‘Singing and Making Melody from Your Heart to the Lord’

I appreciate Pastor’s graciousness toward others like me who wanted to participate in the music. Because of that, we were blessed by a lot of great singing. All of us came with different skill levels, and we all played and sang a lot of bad notes. Now of course Pastor Guiney knew that the Bible teaches us that singers and musicians ought to perform skillfully, but he also knew that God did not require perfection to be pleased. So we sang and played at our varying skill levels with hearts to the Lord offering our sacrifices of praise.

Sour Notes

I have heard people express the belief that it is not proper for the pastor to be a musician during Sunday worship. Somehow, as the reasoning goes, the people will not be able to transition in their minds from the musician to the pastor, therefore the pastor will lose his authority and respect among the people. I can’t say this emphatically enough: If you believe that, you simply didn’t know Pastors Carl Guiney and Raymond Shepherd or the congregation they served. Their love of song and praise only added to our respect and admiration for our leaders. If anything, they set the bar too high for other pastors, but I speak in jest.

Forever Singing

I have been in churches that excel in musicianship. I have heard great choirs and ensembles. I have heard the giant pipe organs bellowing out heavenly and thunderous sounds that move the soul (O, how I wish Edna could have had one!). But for all that it is worth, I still hold those early years with Pastor Guiney at First Assembly most precious. It was there I joined the singing people of God and learned to make a joyful noise to the Lord.

Pastor Guiney was brought up in church and did not remember a day when he was not singing. Now ‘with no less days to sing God’s praise,’ he is singing with the heavenly choir in the Church Triumphant. I thank the Lord for his life, his deep love for music, and his ability to shepherd his people with ‘hymns, psalms, and spiritual songs’ (Eph 5:19).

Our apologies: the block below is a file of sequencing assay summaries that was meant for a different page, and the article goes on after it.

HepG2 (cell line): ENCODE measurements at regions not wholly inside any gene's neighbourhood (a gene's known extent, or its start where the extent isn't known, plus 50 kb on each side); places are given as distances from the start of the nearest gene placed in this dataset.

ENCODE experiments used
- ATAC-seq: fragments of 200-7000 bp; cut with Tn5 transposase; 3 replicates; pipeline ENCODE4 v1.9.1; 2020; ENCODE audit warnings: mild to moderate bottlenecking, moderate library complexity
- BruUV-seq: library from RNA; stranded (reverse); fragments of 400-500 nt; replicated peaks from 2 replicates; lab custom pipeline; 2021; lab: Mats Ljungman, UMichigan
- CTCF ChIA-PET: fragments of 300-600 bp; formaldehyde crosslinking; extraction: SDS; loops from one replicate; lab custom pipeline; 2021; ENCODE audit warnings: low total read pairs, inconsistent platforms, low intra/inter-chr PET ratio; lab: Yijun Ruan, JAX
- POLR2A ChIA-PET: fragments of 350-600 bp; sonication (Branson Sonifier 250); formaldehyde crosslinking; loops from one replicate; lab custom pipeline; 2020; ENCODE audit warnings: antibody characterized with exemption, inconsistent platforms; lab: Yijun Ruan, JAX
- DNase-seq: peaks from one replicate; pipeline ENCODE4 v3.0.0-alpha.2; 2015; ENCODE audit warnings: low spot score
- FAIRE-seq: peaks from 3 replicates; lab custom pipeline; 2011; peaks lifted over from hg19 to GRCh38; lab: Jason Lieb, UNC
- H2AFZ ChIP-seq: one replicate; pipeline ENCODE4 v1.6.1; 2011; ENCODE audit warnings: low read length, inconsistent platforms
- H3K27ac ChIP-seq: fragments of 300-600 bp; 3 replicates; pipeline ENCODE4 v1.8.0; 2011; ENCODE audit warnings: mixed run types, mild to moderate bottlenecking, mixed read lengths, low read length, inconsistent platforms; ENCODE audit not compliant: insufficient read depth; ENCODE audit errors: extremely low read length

You may read Part 1 of A Tribute to Pastor Carl Guiney here.

 

 

 

 

 

 

When Irish Eyes are Smiling: A Tribute to Pastor Carl Guiney, part 1

Carl Guiney

Cold Morning
I remember walking into a church voluntarily for the first time when I was twenty years old. It was a very snowy February morning in New England. At that time I was anxiously searching for significance as a bass player in a heavy metal band. My life was a wreck in every direction. After reading the Bible for about a week or so, I decided that I should go to church. So I put on my best Jimi Hendrix t-shirt and black skinny jeans and headed off to church in my girlfriend’s car. The snow came down fast and hard. Unable get up the long steep driveway, I just slid backwards off to the side, put the car in park, and trudged up the hill on foot.

Warm Welcome
Already late, I was cheerfully met by a man who eagerly introduced himself with a smile and handshake. “Hi, I’m Marc,” he said, “Welcome.” The congregation was already singing as Marc found me a seat. The music was robust, beautiful, and joyful. As I was getting my bearings in this foreign environment, I looked over to the man playing the piano singing with all his heart. He glanced over my way and give me a warm welcoming smile. He seemed to know what the wind just blew in.